A peek into my culture
Veterans Day dinner was outstanding in its usual quiet ways. Maybe 50 people of all ages and stripes were there. Dad was a real conversation piece in his uniform as one guy said the only part of his that he can still fit into is his hat. We had the posting of the colors followed by prayer. It’s usually a Navy Chaplain, but the parish priest was invited to lead us. The head tables were introduced. One sat round and empty. It was set with fine china and silverware. On each plate was a hat from each branch of the armed forces. They represented those who are POW’s, KIA’s and those who have “faded away.” Glasses were turned upside down because they can no longer be here to toast with us. A black ribbon is tied around a vase holding a single red rose. It is for those loved ones, mothers and fathers and children who supported them and now miss them. Four children placed flags from each branch in a centerpiece and lit a candle. At the other head table where the dignitaries sat was another empty place setting. It is for those who are currently deployed. Their glass too is turned upside down for they also cannot raise a glass.
I dined on chicken, wild rice and Bermuda vegetables. There was a sheet cake and boxed wine. It was mess hall food at its finest. It was surprising to my dad’s guest who was dreading a roomful of old World War II vets that might bore with old war stories. There are over 1000 WWII vets dying per day now. She is excused because she is a civilian and most of us prefer it that way.
Almost every vet there was from the Vietnam and Gulf War. At the other head table sat the only World War II/Korean Vet. His name is Joe and he told us of his experiences from getting shot down by a MIG over Russia. When they crash landed they were greeted by Russian women pointing bayoneted rifles at them and led into a place where they were fed and sheltered for about 10 days. Then the 38 airmen began an odyssey across the Siberian wasteland that included meals of raw fish, borscht, sheep’s head soup, and latrines that were nothing more that ditches in the dirt behind a bamboo screen. Vodka too, lots of it. This was life in Russia at the time and he appreciated the food and hospitality. In addition to drinking it, the Russian pilots would use it as an additive to the fuel in the aircraft, B-24 Liberators that were given to them by the US in exchange for using areas of Russia to conduct the war. I’m guessing it was to lower the freezing point of the fuel. The Russian pilots would pour a bottle into the gas tanks on the wings then jump up and down to mix it. Eventually housed in a schoolhouse near a gulag Joe told us about them being half starved and out scrounging around for a chicken they had heard. They came across a train stopped on the tracks. It was stuffed full of people begging and calling to them for help. In their condition there was nothing they could do. After nearly 6 months of being dragged hither and yon across Russia, denied any care from the International Red Cross, the KGB smuggled them across country in trucks, trains and ships to an allied area and finally released them to what Joe guessed was the FBI.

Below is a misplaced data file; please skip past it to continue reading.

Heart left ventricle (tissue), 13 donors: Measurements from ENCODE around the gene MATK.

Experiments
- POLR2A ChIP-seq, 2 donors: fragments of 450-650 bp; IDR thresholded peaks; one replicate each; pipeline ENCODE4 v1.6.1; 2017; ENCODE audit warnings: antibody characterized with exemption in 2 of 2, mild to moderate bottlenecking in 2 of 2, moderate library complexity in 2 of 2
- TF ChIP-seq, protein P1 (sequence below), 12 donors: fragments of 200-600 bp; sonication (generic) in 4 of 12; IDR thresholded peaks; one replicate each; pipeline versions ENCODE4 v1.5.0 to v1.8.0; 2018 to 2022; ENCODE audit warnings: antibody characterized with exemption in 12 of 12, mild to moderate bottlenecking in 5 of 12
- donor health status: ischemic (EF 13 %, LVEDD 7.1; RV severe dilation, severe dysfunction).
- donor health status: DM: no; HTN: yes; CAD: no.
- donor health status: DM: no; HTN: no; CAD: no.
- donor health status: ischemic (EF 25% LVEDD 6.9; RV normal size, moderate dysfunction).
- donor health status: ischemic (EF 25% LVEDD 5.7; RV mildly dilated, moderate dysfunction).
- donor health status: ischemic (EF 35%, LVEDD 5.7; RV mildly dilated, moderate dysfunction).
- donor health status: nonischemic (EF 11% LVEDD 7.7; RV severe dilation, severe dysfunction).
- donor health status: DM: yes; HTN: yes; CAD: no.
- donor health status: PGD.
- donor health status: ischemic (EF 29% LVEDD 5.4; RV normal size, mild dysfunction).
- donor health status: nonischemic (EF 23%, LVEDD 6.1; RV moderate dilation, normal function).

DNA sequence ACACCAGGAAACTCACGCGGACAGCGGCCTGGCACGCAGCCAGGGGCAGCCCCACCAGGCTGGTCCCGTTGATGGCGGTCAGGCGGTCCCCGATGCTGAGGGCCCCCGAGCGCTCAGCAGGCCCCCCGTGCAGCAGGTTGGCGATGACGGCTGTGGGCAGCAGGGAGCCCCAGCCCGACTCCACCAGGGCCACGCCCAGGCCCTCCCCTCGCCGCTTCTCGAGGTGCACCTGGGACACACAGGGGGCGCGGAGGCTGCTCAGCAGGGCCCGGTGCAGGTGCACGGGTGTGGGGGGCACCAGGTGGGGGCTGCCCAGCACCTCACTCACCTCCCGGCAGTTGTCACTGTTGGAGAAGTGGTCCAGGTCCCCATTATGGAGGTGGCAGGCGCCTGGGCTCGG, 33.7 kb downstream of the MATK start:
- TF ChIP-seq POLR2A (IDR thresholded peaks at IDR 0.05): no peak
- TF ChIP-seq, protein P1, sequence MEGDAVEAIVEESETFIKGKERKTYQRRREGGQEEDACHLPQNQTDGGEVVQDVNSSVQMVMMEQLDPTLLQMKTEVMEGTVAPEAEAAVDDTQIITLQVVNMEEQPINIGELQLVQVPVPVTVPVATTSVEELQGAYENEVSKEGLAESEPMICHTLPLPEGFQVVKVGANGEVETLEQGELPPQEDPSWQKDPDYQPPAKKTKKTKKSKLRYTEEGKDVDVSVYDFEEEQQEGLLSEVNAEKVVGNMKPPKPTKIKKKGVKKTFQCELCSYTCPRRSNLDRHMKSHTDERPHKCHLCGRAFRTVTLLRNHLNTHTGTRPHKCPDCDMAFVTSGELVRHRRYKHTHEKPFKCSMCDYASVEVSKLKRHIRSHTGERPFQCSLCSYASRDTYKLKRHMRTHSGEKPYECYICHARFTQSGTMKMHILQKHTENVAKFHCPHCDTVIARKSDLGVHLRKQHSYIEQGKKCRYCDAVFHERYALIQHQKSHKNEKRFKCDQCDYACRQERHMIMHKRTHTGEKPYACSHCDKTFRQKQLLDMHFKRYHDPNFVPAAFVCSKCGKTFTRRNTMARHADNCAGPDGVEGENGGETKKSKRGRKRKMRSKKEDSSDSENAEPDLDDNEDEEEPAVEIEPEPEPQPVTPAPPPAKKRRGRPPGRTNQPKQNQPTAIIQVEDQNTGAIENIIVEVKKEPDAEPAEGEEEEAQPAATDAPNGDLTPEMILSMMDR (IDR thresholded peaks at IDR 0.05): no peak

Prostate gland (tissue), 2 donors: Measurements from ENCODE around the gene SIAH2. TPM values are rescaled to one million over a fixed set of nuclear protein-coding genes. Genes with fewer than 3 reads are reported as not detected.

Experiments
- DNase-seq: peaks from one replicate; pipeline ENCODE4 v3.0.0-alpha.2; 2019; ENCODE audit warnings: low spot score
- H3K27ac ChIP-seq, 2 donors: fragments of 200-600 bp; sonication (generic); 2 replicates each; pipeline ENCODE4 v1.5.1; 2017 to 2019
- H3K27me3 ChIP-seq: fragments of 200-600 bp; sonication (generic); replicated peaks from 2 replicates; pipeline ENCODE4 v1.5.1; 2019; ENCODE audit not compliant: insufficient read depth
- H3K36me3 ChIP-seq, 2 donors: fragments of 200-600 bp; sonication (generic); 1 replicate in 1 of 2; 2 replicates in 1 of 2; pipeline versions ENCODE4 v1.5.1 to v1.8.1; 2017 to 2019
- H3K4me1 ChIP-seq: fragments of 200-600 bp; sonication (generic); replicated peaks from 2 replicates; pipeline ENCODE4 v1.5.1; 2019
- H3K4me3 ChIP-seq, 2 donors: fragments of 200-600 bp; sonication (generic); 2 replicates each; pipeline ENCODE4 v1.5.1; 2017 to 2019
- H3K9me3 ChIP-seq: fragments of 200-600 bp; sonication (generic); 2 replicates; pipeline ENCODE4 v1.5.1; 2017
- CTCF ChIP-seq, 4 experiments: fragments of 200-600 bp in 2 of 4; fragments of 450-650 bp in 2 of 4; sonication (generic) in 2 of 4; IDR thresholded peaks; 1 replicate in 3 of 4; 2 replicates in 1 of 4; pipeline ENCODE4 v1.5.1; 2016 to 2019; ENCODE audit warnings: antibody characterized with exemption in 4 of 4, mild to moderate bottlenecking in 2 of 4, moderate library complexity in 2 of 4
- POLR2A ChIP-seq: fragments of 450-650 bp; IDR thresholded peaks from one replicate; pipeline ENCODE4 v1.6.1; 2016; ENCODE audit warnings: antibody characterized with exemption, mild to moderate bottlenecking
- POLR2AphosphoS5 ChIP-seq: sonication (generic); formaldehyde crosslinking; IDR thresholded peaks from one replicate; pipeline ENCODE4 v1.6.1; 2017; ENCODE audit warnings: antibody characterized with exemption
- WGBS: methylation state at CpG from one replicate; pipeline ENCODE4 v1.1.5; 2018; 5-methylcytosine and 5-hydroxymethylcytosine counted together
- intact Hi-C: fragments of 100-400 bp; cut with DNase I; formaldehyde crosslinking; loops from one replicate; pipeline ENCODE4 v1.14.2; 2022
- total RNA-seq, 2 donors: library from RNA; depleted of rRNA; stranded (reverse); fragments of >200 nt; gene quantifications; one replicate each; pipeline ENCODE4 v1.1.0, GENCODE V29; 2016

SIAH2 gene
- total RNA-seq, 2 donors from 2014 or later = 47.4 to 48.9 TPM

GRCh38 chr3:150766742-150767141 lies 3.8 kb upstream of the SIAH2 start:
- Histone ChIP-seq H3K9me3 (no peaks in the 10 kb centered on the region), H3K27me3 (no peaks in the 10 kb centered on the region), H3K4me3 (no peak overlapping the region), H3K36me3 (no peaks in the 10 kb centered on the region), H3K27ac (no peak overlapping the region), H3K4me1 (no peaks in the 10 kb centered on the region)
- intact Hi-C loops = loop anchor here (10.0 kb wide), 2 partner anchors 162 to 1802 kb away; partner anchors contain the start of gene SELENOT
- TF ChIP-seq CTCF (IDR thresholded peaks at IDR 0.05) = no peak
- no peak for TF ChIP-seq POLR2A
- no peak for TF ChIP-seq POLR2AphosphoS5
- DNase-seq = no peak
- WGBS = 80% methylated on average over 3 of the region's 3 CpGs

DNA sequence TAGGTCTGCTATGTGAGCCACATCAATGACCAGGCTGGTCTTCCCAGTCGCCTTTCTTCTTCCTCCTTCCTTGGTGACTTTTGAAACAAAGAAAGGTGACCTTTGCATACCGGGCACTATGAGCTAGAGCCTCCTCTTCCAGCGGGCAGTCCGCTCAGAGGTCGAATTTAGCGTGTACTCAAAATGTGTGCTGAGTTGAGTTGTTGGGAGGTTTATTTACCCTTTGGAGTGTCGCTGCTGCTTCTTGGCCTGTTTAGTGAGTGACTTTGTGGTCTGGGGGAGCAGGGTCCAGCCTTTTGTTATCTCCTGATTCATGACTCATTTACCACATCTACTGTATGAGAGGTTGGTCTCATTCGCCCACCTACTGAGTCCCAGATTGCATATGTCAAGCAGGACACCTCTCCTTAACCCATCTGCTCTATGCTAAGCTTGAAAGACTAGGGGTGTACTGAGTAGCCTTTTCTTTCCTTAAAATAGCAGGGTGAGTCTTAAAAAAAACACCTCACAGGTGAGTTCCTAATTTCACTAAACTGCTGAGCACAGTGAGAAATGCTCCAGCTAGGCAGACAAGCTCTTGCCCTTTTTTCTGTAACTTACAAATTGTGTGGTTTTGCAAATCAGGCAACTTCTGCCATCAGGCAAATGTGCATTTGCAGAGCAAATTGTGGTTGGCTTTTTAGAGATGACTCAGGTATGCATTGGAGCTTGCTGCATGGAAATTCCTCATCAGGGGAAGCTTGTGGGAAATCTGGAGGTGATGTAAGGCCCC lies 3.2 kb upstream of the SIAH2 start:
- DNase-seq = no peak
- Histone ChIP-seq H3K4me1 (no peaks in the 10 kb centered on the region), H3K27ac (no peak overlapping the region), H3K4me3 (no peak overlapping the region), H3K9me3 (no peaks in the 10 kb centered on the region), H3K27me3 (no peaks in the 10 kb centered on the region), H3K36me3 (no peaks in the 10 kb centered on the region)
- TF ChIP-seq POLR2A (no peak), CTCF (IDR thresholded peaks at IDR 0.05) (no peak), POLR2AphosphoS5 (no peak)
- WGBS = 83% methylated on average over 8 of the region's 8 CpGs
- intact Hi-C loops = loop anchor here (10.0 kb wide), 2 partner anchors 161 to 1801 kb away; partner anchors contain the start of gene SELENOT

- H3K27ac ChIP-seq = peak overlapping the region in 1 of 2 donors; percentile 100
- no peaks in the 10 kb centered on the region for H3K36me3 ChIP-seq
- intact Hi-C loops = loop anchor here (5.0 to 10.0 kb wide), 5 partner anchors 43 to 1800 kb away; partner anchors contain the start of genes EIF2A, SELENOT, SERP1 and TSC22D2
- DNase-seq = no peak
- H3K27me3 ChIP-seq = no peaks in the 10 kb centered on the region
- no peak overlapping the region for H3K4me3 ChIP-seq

Back in the states, there was a great welcoming home banquet held for them and as Joe choked on bittersweet words, he told us that they could not eat the food because it was too rich in contrast to the Spartan diet they had been surviving on. They dined on salads and milk instead.
Unable to explain why these airmen had been detained so long by the Russians, the US Congress thrust them into a No Man's Land. Joe and his comrades could chose wherever they would like to be stationed in the US, they were required to maintain the secrecy of the events that happened to them and carry papers that forbid any national or foreign agency to interrogate them. Today there are still parts of his experiences that Joe cannot talk about.
Again we could hear a terse moan rise in the back of his throat; the stick he used to point out his travels on a map trembled visibly in his hand when told about the 1982 US Congress quietly passing a resolution that acknowledged him and the others as POWs allowing them to finally join groups with similar experiences for support and to have the benefits they were entitled to. He was one of the lucky ones that have lived long enough to receive his medal in 1992 from a general he is proud to say he knows well. However, because of the secrecy, some who were with Joe, lack the paper work needed to prove they were in the group of airmen shot down and imprisoned by Russia. They remain in a Catch 22. Most of the men's families have received their loved ones' medals posthumously.
Yesterday’s essay Veterans Day is not on sale was a very emotional introspection. Even though there were downvotes and political as well as religious softlinks, its intent is successful in being non religious and apolitical. The welcomed messages I received is proof that it appeals to many readers from all convictions about war. I was glad for that because my deepest wish is for this divided world to find some common ground.